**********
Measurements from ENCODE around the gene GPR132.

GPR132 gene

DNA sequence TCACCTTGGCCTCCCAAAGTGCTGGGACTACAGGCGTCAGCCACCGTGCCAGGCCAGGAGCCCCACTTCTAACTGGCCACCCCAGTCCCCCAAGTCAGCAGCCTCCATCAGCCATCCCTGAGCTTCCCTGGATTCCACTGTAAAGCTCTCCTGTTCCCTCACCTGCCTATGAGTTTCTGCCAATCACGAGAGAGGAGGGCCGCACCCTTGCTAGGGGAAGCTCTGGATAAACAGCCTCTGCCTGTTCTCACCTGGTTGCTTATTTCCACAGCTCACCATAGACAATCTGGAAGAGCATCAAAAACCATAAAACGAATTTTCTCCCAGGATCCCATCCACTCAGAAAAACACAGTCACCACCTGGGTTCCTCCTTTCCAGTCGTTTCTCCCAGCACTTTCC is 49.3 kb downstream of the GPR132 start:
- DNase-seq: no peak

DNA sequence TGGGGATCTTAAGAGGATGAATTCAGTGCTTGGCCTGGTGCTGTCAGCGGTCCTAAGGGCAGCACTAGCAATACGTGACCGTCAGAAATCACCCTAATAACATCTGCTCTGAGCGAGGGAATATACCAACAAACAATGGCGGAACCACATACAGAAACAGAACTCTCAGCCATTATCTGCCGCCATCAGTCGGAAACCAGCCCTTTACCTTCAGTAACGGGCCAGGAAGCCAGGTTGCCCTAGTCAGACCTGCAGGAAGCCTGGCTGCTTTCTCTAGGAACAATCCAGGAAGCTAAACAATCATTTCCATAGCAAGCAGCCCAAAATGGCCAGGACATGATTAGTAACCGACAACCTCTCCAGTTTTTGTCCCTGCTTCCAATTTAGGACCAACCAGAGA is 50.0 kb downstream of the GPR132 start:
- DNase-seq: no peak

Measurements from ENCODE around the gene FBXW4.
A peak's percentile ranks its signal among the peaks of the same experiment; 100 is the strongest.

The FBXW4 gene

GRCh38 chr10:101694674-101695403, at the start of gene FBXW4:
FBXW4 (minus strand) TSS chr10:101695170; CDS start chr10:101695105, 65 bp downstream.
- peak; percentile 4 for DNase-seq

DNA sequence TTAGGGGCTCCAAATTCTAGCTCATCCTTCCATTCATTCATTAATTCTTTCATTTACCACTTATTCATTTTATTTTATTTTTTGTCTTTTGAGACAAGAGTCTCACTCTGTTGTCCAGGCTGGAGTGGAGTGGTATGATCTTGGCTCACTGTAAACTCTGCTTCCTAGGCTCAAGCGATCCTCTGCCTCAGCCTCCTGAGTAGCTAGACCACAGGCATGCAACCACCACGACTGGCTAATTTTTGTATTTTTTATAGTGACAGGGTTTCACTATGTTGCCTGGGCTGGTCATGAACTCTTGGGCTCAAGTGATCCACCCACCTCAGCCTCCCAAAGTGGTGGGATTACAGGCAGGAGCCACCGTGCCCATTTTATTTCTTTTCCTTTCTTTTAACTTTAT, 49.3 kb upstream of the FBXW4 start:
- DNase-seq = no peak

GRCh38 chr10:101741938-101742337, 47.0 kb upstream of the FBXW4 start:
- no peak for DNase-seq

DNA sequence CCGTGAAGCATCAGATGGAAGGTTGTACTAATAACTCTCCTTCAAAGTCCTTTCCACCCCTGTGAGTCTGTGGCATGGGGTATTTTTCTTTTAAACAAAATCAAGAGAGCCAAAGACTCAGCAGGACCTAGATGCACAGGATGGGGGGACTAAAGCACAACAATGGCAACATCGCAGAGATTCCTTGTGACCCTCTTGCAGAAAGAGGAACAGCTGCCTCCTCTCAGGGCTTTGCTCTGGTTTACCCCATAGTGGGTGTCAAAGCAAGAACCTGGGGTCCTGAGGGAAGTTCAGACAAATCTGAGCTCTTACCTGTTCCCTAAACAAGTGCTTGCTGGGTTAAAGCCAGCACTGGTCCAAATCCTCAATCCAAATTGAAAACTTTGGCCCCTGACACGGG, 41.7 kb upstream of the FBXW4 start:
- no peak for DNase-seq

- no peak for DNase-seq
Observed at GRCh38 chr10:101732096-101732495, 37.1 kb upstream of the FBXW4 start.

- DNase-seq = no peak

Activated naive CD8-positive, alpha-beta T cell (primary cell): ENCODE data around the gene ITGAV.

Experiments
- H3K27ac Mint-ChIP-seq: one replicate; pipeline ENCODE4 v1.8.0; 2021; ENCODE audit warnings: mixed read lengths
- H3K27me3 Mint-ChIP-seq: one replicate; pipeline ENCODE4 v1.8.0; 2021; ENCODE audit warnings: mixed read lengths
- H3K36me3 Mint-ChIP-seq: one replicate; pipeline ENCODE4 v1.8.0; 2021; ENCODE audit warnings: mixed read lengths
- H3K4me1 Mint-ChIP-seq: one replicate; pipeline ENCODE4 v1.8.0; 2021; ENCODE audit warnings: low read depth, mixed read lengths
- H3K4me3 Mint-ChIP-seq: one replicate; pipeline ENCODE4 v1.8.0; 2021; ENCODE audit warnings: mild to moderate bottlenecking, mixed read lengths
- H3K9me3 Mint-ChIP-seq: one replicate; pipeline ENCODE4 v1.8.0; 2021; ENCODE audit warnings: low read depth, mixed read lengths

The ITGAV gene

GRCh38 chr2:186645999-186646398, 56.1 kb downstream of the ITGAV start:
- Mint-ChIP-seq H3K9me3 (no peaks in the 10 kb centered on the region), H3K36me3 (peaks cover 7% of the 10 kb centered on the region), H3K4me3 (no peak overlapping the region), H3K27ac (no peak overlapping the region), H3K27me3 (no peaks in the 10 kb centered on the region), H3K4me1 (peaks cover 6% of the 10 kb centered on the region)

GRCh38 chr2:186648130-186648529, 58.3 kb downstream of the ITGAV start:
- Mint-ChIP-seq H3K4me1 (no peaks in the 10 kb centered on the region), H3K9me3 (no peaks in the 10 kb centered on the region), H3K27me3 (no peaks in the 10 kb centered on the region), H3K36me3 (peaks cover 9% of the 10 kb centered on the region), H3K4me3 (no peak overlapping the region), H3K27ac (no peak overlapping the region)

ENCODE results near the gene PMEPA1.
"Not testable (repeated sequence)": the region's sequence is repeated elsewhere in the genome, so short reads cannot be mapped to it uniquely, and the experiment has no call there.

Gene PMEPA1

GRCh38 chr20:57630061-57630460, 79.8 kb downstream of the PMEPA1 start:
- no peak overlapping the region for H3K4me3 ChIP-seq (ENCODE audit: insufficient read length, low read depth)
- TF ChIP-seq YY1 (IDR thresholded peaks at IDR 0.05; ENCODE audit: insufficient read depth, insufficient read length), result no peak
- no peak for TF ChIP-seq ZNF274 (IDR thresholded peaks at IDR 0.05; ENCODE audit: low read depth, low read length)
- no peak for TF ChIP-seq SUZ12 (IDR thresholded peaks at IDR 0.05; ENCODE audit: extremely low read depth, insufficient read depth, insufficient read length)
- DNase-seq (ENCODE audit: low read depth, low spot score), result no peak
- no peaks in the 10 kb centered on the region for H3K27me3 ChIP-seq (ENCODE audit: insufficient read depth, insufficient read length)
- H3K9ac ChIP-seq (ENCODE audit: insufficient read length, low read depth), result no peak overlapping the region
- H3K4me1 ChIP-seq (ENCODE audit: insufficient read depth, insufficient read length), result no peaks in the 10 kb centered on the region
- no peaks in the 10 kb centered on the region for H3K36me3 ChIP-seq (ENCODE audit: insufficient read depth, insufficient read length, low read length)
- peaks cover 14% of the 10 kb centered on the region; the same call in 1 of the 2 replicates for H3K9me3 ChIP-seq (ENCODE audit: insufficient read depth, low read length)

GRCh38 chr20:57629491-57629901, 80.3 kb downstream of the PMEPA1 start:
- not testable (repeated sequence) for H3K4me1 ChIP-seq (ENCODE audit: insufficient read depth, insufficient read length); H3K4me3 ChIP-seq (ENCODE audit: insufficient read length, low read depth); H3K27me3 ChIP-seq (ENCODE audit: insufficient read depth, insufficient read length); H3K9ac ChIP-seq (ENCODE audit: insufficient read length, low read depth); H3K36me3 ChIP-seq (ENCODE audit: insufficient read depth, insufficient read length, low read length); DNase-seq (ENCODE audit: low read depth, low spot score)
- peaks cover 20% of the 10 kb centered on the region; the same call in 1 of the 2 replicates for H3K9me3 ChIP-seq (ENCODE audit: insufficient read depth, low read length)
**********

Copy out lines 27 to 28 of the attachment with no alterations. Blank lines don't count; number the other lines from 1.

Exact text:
- H3K4me1 Mint-ChIP-seq: one replicate; pipeline ENCODE4 v1.8.0; 2021; ENCODE audit warnings: low read depth, mixed read lengths
- H3K4me3 Mint-ChIP-seq: one replicate; pipeline ENCODE4 v1.8.0; 2021; ENCODE audit warnings: mild to moderate bottlenecking, mixed read lengths